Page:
Conversely, JVP Leader Anura Kumara Dissanayaka mingled with the protesters without an issue. Eventually, the JVP admitted that their entire political machinery had been on the ground managing the protests from the beginning. This admission challenges the notion that the anti-government protests are apolitical. 

Interestingly, while all parties have been losing voter confidence, JVP alone is seeing an upward trend in approval. Over the years since the late ’80s JVP has changed in many ways. It is certainly no longer the impoverished party that had supporters collecting funds in tins on the street. At the same time, its leaders have not been seen in the characteristic flashy vehicles that politicians tend to favour. 

Whether the present JVP still stands for the Marxist principles of its founder Rohana Wijeweera is unclear. As a strong proponent of the Yahapalana Government, that privatised the Hambantota Port, it may be that JVP’s current thinking supports more liberal policies. 

Despite this obscurity there is a marked gravitation of admiration towards the JVP. The attraction is the image of a clean, uncorrupt party that is a fearless whistleblower – though none of their allegations have amounted to anything more than fodder for press conferences. 

Usually, unpopularity of a government translates into the popularity of its main Opposition. Thus, the growing popularity of a political party that had only a voter presence of three per cent at the 2015 general elections and not to the main Opposition is an unusual development. How if this would be reflected at the polls of course remains to be seen. Election results do not necessarily do justice to the crowds drawn at rallies.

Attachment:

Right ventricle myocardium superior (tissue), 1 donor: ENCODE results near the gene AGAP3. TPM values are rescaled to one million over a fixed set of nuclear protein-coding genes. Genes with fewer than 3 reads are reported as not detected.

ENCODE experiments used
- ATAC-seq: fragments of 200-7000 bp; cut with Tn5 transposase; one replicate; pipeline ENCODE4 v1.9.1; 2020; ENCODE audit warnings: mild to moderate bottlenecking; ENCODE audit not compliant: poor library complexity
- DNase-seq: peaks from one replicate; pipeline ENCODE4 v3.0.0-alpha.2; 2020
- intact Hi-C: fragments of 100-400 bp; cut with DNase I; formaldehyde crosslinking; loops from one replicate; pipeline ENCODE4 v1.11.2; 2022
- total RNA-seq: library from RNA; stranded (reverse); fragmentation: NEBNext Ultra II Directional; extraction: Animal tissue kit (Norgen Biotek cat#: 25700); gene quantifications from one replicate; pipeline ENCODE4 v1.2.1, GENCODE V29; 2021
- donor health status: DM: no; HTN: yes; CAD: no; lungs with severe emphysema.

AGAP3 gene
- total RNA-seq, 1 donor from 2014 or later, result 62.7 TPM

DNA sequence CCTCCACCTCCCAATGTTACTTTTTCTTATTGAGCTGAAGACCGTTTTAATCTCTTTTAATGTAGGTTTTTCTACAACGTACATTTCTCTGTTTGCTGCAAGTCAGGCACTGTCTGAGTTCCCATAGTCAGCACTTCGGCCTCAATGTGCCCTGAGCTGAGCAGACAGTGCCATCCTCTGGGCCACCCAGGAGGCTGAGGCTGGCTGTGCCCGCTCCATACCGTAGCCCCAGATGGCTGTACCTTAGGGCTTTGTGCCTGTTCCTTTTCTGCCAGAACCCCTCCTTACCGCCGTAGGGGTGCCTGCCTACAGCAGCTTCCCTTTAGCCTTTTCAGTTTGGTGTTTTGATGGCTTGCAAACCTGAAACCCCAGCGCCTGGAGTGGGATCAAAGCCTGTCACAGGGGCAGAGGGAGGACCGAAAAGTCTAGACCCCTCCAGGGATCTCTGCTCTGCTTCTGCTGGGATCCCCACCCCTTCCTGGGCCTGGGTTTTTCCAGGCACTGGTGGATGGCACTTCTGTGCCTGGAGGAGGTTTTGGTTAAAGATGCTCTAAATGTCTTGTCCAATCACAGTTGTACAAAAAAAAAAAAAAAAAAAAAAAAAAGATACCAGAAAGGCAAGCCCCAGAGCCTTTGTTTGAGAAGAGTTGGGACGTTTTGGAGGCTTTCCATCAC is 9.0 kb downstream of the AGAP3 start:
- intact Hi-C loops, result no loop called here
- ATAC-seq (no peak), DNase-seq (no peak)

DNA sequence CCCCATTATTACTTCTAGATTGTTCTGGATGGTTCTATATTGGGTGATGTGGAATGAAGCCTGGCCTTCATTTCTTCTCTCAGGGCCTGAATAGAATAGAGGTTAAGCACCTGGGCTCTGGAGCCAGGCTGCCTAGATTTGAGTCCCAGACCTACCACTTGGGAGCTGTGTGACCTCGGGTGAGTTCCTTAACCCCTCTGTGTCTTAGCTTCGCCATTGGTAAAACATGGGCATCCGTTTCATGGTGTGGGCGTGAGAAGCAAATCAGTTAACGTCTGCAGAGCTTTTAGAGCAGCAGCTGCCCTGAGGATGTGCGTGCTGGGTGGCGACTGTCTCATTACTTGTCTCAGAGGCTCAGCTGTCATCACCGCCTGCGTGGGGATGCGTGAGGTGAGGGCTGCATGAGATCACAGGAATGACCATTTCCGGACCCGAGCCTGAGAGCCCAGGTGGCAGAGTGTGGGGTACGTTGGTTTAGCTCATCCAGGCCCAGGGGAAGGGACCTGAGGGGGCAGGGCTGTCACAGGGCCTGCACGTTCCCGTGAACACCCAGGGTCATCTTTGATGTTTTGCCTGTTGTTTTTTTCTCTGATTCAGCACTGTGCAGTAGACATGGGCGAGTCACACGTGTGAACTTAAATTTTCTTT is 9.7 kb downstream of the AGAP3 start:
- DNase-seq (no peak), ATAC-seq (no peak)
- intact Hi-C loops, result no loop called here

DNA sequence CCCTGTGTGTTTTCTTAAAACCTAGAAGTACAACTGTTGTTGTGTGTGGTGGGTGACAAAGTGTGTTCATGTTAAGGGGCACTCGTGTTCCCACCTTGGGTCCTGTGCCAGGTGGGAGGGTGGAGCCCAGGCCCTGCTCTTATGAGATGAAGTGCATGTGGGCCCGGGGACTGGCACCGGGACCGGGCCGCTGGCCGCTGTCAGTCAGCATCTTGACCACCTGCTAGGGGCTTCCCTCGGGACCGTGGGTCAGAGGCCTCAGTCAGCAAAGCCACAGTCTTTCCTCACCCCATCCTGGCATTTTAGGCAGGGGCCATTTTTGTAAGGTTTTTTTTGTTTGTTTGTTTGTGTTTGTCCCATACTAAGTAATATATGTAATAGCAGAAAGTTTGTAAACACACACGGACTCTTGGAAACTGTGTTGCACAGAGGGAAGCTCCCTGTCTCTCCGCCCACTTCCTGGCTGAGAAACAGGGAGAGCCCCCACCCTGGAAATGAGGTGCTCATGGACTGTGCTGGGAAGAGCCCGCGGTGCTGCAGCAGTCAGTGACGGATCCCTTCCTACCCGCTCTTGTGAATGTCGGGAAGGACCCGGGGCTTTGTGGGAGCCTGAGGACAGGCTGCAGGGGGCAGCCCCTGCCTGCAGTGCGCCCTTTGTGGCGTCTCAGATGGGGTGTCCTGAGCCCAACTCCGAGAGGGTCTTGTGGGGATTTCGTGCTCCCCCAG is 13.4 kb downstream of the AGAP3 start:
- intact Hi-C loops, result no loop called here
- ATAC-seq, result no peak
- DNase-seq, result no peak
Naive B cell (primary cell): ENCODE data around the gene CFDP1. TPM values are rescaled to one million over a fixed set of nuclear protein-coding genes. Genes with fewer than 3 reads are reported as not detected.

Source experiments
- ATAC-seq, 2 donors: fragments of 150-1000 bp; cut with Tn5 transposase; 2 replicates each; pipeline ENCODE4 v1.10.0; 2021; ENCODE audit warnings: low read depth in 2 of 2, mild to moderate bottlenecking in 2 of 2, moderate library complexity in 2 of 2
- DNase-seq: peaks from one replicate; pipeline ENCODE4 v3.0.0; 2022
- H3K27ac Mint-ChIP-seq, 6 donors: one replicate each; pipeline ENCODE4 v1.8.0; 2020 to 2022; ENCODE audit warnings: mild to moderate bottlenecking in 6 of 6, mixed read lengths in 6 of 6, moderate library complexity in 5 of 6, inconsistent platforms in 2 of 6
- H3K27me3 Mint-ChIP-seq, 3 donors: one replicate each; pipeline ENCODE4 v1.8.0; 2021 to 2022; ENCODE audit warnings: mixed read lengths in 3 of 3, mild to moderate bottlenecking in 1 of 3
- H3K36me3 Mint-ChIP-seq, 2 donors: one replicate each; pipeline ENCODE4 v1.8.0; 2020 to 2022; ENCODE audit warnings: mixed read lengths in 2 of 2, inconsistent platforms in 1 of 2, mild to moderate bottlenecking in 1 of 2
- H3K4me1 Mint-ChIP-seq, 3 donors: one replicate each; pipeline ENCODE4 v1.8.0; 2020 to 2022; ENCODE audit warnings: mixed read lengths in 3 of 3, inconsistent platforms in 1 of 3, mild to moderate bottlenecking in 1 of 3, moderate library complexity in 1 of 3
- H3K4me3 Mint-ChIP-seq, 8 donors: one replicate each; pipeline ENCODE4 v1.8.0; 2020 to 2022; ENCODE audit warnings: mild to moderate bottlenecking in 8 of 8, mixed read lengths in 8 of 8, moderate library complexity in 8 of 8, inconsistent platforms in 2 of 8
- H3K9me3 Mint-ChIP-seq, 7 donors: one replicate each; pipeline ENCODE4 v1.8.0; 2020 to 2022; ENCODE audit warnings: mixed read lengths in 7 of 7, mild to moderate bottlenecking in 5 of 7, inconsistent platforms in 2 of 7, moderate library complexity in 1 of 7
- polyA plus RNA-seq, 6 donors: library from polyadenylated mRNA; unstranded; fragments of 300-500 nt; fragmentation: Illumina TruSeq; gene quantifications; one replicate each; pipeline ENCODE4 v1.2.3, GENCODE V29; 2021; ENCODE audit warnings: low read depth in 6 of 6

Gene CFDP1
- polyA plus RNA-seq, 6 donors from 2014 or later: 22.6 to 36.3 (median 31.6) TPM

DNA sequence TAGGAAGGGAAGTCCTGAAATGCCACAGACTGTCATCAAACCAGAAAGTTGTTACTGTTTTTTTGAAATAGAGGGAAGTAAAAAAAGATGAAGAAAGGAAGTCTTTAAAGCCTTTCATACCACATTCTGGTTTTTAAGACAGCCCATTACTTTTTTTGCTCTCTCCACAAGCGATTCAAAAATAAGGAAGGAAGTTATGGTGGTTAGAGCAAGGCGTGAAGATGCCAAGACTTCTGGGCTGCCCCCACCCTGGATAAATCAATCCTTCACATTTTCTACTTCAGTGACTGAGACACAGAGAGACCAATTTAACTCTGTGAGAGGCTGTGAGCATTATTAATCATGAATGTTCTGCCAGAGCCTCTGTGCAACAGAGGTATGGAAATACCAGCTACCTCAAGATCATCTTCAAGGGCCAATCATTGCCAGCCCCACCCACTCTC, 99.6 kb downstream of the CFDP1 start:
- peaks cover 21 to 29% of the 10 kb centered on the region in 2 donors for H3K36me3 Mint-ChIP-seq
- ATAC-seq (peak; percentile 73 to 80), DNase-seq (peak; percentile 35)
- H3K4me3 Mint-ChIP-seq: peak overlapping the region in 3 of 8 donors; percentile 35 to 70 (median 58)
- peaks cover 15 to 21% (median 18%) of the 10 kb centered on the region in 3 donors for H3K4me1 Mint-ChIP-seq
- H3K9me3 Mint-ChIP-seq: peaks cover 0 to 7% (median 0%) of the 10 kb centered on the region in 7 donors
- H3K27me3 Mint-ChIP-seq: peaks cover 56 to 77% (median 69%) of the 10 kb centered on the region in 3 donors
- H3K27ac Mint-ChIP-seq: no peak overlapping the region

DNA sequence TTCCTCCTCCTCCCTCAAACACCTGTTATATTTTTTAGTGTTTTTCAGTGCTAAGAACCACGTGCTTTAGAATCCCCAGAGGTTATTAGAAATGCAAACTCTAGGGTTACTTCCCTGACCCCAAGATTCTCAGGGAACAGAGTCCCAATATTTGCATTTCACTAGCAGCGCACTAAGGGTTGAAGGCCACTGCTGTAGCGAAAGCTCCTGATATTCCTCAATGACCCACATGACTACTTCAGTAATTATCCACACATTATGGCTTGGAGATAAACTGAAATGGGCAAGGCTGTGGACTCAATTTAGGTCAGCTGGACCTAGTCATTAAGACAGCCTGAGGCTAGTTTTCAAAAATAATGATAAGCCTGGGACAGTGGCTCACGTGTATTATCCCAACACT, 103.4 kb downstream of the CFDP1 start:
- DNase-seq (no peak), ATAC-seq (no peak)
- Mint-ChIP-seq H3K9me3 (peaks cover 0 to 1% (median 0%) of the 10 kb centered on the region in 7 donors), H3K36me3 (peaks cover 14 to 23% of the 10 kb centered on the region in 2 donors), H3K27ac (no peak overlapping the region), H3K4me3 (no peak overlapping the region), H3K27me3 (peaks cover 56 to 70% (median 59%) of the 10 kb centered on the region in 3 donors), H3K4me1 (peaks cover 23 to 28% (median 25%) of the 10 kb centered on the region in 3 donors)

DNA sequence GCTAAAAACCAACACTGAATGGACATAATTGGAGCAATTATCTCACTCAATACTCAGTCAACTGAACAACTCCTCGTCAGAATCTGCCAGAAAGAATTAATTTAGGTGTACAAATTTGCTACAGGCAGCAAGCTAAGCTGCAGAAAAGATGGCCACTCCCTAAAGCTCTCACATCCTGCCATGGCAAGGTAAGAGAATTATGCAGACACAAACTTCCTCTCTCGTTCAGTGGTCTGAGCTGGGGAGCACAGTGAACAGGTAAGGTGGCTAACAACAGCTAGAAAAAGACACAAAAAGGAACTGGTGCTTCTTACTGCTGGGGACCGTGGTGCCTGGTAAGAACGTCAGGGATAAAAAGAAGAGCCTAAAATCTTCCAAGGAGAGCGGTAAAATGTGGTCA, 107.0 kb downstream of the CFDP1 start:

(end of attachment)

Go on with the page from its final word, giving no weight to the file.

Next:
What the Protesters Want

At the Sarvapakshika Aragalakaruwo’s conference a four-point proposal was presented. In a nutshell they want:

  • – The immediate resignation of both incumbent President and Premier, 
  • – An interim government without any corrupt element from the Rajapaksa government, 
  • – Cost of living brought down, promotion of vital sectors and job security,
  • – Executive powers of President pruned. 

How these lofty demands can be fulfilled is the question. At a recent interview with the Al Jazeera, Wickremesinghe candidly admitted, “We are buying fuel either using Indian credit lines or the foreign exchanges we get from remittances. The remittances are a small amount, but nevertheless, we sometimes get a billion dollars or a billion and half. The rest of the reserves from what we got from the creditors have already been busted.”

This is how we have been living – “busting” all we earn and borrow on consumables. This leaves very little money to invest in our economic engine. We have now declared ourselves to be a bankrupt nation. As such, we no longer have the luxury of rolling from loan to loan. This is because creditors are most unwilling to lend to a nation that cannot repay their debts. 

Our next option would be to privatise our assets if we are to prioritise the first part of the third demand – i.e. reducing the cost of imported essentials that are anyway already subsidised. Then, we cannot fulfil the second part of this same demand – i.e. promoting vital economic sectors and assuring job security. 

Therefore, the obvious choices before us are:

Improve our income by increasing revenue avenues, reducing waste and eliminating corruption so that these imports deemed essential are affordable; 


Beg, borrow, sell or do what it takes to continue to binge as we always had done. 

Clearly, we can no longer live as a first world country with a third world economy. We will have to make our choice fast if we are to make peace with the All-party Interim Government and Governments thereafter. 

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(The views and opinions expressed in this column are those of the author’s and do not necessarily reflect the official policy or position of Ceylon Today)

By Shivanthi Ranasinghe